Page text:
CARTOON PLANET a case study on the use of social computing to motivate young people to reflect Cristina Costa & Helen Keegan ECE 2009, Salford, 15-16 September 2009
INTRODUCTION <ul><li>The EU-funded ICONET project </li></ul><ul><li>Recognition of informal learning </li></ul><ul><li>Web cartoons </li></ul><ul><li>Reflection on skills competencies </li></ul><ul><li>Hands-on, exploratory learning </li></ul><ul><li>“ There’s something wrong when a person is able to do something really very well, but is not considered smart if those things are not connected with school success” (Howard Garden) </li></ul>
Rationale <ul><li>21 st century learners </li></ul><ul><li>Flexibility, adaptability and personalised learning </li></ul><ul><li>Modern pedagogy based on social processes </li></ul><ul><li>Learning as a dynamic activity, embedded in everyday life </li></ul><ul><li>Innovative learning activities – using the web to bridge formal and informal learning </li></ul>
Cartoon Planet – approach <ul><li>2 hour f2f workshops </li></ul><ul><li>Stimulate guided reflection on strengths and skills through different peer and group activities </li></ul><ul><li>Utilise ICT for communicating skills in an interactive and personally meaningful way </li></ul>
Cartoon Planet - process <ul><li>12 students per session </li></ul><ul><li>‘ Introduce yourself’ activity </li></ul><ul><li>Interview role play </li></ul><ul><li>Group activity – joint reflection </li></ul><ul><li>Skills card – passport to ‘Cartoon Planet’ (game component) </li></ul><ul><li>Create avatar/speaking cartoons to express and symbolise ‘self’ </li></ul>
Cartoon Planet - results <ul><li>Learners focused and engaged </li></ul><ul><li>Mastered concepts/tools quickly </li></ul><ul><li>Required support and personal guidance for reflection </li></ul><ul><li>Successful approach overall </li></ul>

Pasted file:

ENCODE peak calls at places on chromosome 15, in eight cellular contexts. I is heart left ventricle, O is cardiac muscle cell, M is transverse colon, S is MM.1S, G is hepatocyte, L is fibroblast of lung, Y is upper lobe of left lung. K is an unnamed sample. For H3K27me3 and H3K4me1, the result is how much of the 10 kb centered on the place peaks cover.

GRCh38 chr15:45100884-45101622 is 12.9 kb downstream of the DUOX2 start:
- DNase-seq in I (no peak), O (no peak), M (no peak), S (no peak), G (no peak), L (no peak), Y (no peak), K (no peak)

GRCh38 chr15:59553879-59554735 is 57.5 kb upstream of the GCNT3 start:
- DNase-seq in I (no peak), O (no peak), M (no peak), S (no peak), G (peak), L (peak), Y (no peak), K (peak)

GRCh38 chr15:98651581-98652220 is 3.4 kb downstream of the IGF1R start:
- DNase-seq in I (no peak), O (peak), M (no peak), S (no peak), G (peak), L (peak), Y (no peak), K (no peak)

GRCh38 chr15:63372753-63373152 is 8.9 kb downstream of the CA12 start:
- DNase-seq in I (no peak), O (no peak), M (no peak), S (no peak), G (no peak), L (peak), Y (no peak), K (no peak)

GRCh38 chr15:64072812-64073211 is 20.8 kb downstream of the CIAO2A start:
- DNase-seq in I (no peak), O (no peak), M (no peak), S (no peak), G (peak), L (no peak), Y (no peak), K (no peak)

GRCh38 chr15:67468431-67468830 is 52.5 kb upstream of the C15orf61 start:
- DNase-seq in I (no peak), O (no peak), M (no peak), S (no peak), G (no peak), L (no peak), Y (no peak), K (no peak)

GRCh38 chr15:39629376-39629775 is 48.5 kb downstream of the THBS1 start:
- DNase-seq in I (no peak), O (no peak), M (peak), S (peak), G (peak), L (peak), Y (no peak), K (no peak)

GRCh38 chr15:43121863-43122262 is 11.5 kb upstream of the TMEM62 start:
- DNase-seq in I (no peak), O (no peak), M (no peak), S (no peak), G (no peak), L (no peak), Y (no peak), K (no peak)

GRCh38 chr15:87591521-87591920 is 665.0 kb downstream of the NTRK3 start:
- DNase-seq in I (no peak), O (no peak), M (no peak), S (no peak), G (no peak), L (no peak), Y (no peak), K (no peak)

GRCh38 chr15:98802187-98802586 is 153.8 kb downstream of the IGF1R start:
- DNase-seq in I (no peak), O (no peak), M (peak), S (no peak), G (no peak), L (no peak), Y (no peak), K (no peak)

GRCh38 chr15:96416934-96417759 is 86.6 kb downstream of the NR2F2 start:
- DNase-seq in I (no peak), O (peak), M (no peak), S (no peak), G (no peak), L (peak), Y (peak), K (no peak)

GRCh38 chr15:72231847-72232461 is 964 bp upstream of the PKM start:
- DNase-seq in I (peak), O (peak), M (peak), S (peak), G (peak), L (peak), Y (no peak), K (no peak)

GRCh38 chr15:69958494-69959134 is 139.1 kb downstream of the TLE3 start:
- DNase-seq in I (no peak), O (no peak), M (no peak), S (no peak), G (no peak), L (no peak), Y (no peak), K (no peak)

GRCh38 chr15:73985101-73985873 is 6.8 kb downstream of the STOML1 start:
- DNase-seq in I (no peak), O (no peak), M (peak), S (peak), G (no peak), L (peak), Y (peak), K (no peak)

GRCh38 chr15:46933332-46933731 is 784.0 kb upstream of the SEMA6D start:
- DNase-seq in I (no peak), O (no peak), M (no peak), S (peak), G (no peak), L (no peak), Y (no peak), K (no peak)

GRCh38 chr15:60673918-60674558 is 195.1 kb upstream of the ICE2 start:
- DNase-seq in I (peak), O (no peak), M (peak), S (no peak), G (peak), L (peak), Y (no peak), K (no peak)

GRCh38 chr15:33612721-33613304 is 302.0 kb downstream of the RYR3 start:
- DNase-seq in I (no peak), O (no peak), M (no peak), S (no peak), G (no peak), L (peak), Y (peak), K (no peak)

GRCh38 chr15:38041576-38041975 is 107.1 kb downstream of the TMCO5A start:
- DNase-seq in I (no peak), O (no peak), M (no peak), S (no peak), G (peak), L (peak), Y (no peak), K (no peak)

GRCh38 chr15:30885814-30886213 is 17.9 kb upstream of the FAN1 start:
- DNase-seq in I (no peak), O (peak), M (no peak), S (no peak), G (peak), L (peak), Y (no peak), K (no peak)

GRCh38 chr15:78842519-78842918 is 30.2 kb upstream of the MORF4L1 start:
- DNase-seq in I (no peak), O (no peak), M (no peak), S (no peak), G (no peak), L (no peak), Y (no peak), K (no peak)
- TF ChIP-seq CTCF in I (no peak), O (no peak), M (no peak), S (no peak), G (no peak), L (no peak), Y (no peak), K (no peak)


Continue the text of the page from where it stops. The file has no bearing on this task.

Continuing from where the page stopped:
Reflections <ul><li>Reflection about own learning worked well (never referred to it as ‘reflection’ – disguised through environment and tasks) </li></ul><ul><li>In day-to-day life learning happens naturally and reflection is integral to that process – it’s only when we try to ‘make’ people learn that it often goes wrong </li></ul>
Conclusions <ul><li>Creation of avatars appealed to their creativity and reinforced learning from the first part of the session </li></ul><ul><li>Key elements that can enable the engagement of young people in this area: </li></ul><ul><ul><li>Tutor’s constant and personalised support to facilitate learners’ engagement with the activities (small groups of students are advisable); </li></ul></ul><ul><ul><li>The use of ICT to help keep the learners’ interest and motivation; </li></ul></ul><ul><ul><li>The development of activities based on social learning approaches; </li></ul></ul><ul><ul><li>The inclusion of a fun component as an integral part of the learning activity. </li></ul></ul>
Thank you for listening! www.iconet-eu.net Cristina Costa [email_address] Helen Keegan [email_address]